There are two ways to experience and appreciate the quirkily but darkly titled The Sun Left and Took the Moon with It, the bold and brilliant third album by Portland, OR based husband and wife indie rock duo of Christine and Chad McAllister, colorfully dba Bees in a Bottle.
First, it’s the most daringly ambitious expression of a band that’s been rooted in a dark, introspective singer/songwriter tradition and haunting atmospheres since inviting us into a Quiet Room on their 2013 debut. Or, considering that every song – from the brooding, rumbling opener “Wet Widow” and the gloomily ambient lead single “You Alone” to the wistful and reflective minimalist Joni-Mitchell-flavored “Gardener” – is about the hard, ugly and sorrow and regret filled aftermath of death and suicide, we can truly call it just about the most depressing (though cathartic) album ever conceived and recorded.
Because it’s so raw, honest and authentic to the McAllisters, and Christine’s voice tugs at the heart both via ethereal hypnosis (as on “You Alone” and “No Clean Slate”) and cathartic rock edged rage (“Hang Fire”), the fairest way to understand the prodigious 10 track collection (one track a reprise of the acoustic gem “No Clean Slate” that’s curiously longer than the original) is that it was a necessary soul cleanse for them – and by extension, maybe some of us – in the wake of several personal tragedies.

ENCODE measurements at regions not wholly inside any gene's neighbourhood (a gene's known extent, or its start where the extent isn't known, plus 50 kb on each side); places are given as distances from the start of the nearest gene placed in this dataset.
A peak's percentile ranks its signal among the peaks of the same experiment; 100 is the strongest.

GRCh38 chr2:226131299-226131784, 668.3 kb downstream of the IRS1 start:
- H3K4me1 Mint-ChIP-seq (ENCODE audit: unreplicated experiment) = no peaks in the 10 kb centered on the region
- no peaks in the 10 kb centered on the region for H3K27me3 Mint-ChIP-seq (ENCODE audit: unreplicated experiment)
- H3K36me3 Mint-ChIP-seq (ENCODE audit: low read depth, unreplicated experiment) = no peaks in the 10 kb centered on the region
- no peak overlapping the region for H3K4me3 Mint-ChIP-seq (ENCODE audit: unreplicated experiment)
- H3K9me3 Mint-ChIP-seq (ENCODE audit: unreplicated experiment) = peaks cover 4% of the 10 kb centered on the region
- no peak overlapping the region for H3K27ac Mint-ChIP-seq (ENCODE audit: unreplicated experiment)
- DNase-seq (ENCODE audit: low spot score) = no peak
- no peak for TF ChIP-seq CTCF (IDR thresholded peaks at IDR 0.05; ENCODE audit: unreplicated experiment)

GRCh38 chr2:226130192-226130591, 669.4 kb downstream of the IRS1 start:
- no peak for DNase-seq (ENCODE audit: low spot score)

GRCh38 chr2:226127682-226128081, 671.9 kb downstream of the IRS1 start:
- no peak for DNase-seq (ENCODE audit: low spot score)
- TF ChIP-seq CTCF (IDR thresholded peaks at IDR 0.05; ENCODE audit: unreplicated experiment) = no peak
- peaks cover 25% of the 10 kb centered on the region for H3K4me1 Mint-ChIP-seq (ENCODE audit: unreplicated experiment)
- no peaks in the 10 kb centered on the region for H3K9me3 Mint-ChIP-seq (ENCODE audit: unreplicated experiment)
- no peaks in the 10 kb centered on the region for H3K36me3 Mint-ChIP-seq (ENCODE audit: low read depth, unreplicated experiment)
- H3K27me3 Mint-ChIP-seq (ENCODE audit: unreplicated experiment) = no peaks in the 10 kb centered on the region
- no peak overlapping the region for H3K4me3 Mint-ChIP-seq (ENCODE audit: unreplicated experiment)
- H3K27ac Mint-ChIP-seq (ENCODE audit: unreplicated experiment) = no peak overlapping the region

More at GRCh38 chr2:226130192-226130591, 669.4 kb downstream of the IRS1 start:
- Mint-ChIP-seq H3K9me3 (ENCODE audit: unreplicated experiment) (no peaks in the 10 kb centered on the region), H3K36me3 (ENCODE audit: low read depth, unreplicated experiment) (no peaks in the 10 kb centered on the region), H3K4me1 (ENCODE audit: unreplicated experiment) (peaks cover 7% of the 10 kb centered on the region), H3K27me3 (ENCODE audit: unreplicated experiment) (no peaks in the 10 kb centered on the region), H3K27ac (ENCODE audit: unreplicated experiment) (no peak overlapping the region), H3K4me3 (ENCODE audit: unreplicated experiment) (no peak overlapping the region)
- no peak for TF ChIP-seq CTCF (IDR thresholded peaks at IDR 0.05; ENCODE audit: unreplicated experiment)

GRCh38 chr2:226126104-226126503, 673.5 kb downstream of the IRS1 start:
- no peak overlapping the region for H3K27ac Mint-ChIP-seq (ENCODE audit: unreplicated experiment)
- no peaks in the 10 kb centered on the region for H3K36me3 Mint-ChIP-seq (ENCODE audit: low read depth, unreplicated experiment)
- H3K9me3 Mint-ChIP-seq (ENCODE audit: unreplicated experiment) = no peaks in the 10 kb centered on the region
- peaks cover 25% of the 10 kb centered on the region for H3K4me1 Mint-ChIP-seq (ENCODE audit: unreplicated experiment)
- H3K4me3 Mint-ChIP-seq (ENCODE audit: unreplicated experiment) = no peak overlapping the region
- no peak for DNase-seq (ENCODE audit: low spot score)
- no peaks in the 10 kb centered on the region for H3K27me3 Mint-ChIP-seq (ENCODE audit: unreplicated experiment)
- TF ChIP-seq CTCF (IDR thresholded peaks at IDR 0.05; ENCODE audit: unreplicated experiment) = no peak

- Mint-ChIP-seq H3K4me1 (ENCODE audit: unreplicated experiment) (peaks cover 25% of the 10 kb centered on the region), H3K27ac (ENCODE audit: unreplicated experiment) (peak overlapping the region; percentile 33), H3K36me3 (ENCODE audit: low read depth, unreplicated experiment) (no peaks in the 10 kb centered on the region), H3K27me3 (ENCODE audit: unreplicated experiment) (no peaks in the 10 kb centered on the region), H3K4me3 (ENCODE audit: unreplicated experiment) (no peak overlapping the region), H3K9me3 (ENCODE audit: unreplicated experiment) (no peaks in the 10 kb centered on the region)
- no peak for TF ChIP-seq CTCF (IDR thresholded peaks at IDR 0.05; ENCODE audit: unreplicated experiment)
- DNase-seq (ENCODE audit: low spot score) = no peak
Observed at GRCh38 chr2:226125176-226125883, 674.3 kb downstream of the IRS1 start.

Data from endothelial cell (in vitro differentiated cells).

After losing two friends they lived with in the early 2010’s – one to suicide, the other to a sudden medical emergency – the two took stock of the rippling effect of traumatic loss. Christine in particularly went down the rabbit hole of the mystique of death being a cool aspect of rock and roll fame – and emerged with some searing, de-mystifying commentary about being the partner and ex-partner of a self-destructive, addictive and suicidal personalities.
This leads to heavy duty narratives connected to all sorts of rock and folk energies that must be listened to numerous times to fully absorb the inner emotions she channels. Bees in a Bottle saves their most impactful tunes for lasts, with the haunting “Still My Baby” reflecting a mother’s enduring love from in utero to grave and “You Belong” helping take us back to finding hope and normality even in the face of life’s harshest tragedies.